PAUL JAY: Well, certainly Bob Graham, who co-chaired the joint congressional investigation into 9/11, came to the conclusion that the Saudi government- in fact, according to Graham in the interviews I conducted with him, he thinks the Saudi king was directly involved. Of course, the the man that stick handled it for him was the Saudi ambassador to the United States, Bandar. And Bandar clearly is in wiretaps, and other evidence connecting him with the hijackers. And we don’t need to go into the whole 9/11 story now, although we will again. But according to Graham, he thinks Cheney and Bush both knew it was coming, and knew in connection with Bandar that the Saudis were involved, and did nothing to stop it. But that’s another conversation, unless you want to take that up.

But I’m more interested in the- at this point- in imagining the rivalry between the Saudis, the Iranians, and the Turks. I don’t think it’s a stretch to imagine that this was what Europe was for centuries; you know, rising industrial capitalist powers, or even when they were more feudal powers, contending with each other. Slaughtering each other, waging wars against each other. The difference, I guess, in the Middle East with these powers that are contending with each other is it all happens under the rubric of American, you know, some people say hegemony in the region.

LARRY WILKERSON: Well that’s certainly a part of the empire’s periphery. And what damages the empire ultimately from that periphery. Broadly stated, all our alliances, tacit or otherwise, with dictators, autocrats, and just plain cretins, and all that implies for the value system that America is supposed to exemplify. Less so every day that goes by, it seems of late, from torture to this sort of thing right here.

So yeah, that’s a huge component of it, I think. It’s a huge component of this war in Yemen. And the difficulty in getting the Congress of the United States to do what anybody with a sane mind would think they should do immediately, which is to extricate the United States from it- let’s look at what we’ve got happening right now. We’ve got the Secretary of Defense. We’ve got a four-star general, General Votel, in charge of the Central Command, who are essentially- wittingly or unwittingly, increasingly I think wittingly- lying to the Congress about what the Saudis are doing in Yemen.

I recently had an email conversation with people I had met just recently in Oklahoma City, and they got on the telephone with the junior senator from Oklahoma, James Lankford. And he was maintaining that the Saudis were doing essentially what Pompeo and Mattis have testified to, which is trying- rather incompetently, but trying- to restrict their bombing to targets that we say their bombing should be restricted to. Military targets.

Well, when you present the Senator with a list that shows about a third of those targets, over some 15,000 airstrikes, have been civilian targets, clearly civilian targets, from school buses to hospitals to weddings, and so forth. And then you suggest to him that precision-guided munitions are supposed to allow you to hit the target you aim at. It’s pretty difficult to then argue that Pompeo and Mattis haven’t been lying to the Congress and to the American people; that in fact they know the Saudis are targeting civilian targets, waging a brutal war against food, against medicine, against anything they can hit with their bombs, in an effort to bring the Houthis to bay.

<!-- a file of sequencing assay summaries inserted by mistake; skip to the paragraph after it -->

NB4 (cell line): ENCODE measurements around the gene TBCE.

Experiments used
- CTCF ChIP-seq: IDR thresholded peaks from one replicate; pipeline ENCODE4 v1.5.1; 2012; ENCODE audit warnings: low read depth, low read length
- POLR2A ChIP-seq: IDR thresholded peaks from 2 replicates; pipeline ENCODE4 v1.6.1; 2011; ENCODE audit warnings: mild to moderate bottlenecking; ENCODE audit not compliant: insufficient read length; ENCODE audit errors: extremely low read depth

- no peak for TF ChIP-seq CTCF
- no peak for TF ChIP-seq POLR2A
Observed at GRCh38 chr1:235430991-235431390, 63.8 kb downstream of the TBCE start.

They should go back and look at Nasser’s Egyptian forces in that same country, Yemen, back in the ’60s. Most of the veterans of that campaign who are still alive will tell you that was Egypt’s Vietnam. So that’s the other aspect of this, is we’re supporting Saudi Arabia in this brutal war, and they’re losing. They’re losing badly. And they’re ultimately going to lose the whole thing. They’re spending a fortune on it. It’s a real drain on their treasury right now. And this is being called increasingly in the region MBS’s war. Worse for the United States, it’s not seen as an American proxy war in the sense that we’re involved in it and the Saudis are our executioner, except with the people in the region. And that’s what’s happening right now that helps Al-Qaeda and other groups like that recruit. And it also is increasing the ranks of terrorists all across the region, because they see this war as the U.S. war against Iran, with the Saudis as our proxy.

PAUL JAY: Well it’s no wonder, then, Lindsey Graham wants MBS gone, because if what you really want to do is target Iran, you don’t need Saudis distracted by Yemen.

LARRY WILKERSON: Yeah, that’s a very important point. What we’ve had happen here is this death of this Washington Post journalist, and the brouhaha that has developed around it has drowned out Iran and the administration, the Trump administration, John Bolton the National Security Advisor in particular is probably roiling, trying to figure out how to get the focus back on Iran. But as long as we’re looking at the Saudi chief prosecutor heading- I guess he’s arrived, now- in Istanbul, and other things associated with this, as long as Erdogan just sort of lets this out piecemeal, a little bit at a time, it keeps everyone titillated thereby. Then Iran’s off the screen. And it’s literally taken off the headlines by this series of events.

So it’s it’s damaging to the administration’s policies. As far as I’m concerned Iran can stay off the headlines forever. But it’s damaging for the administration, because the administration, particularly Bolton, wants to keep Iran right in the Klieg lights.

PAUL JAY: All right. Thanks for joining us, Larry.

LARRY WILKERSON: Thanks for having me.

PAUL JAY: And thank you for joining us on The Real News Network.

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Lawrence Wilkerson

Distinguished Adjunct Professor of Government and Public Policy

Lawrence Wilkerson's last positions in government were as Secretary of State Colin Powell's Chief of Staff (2002-05), Associate Director of the State Department's Policy Planning staff under the directorship of Ambassador Richard N. Haass, and member of that staff responsible for East Asia and the Pacific, political-military and legislative affairs (2001-02). Before serving at the State Department, Wilkerson served 31 years in the U.S. Army. During that time, he was a member of the faculty of the U.S. Naval War College (1987 to 1989), Special Assistant to General Powell when he was Chairman of the Joint Chiefs of Staff (1989-93), and Director and Deputy Director of the U.S. Marine Corps War College at Quantico, Virginia (1993-97). Wilkerson retired from active service in 1997 as a colonel, and began work as an advisor to General Powell. He has also taught national security affairs in the Honors Program at the George Washington University. He is currently working on a book about the first George W. Bush administration.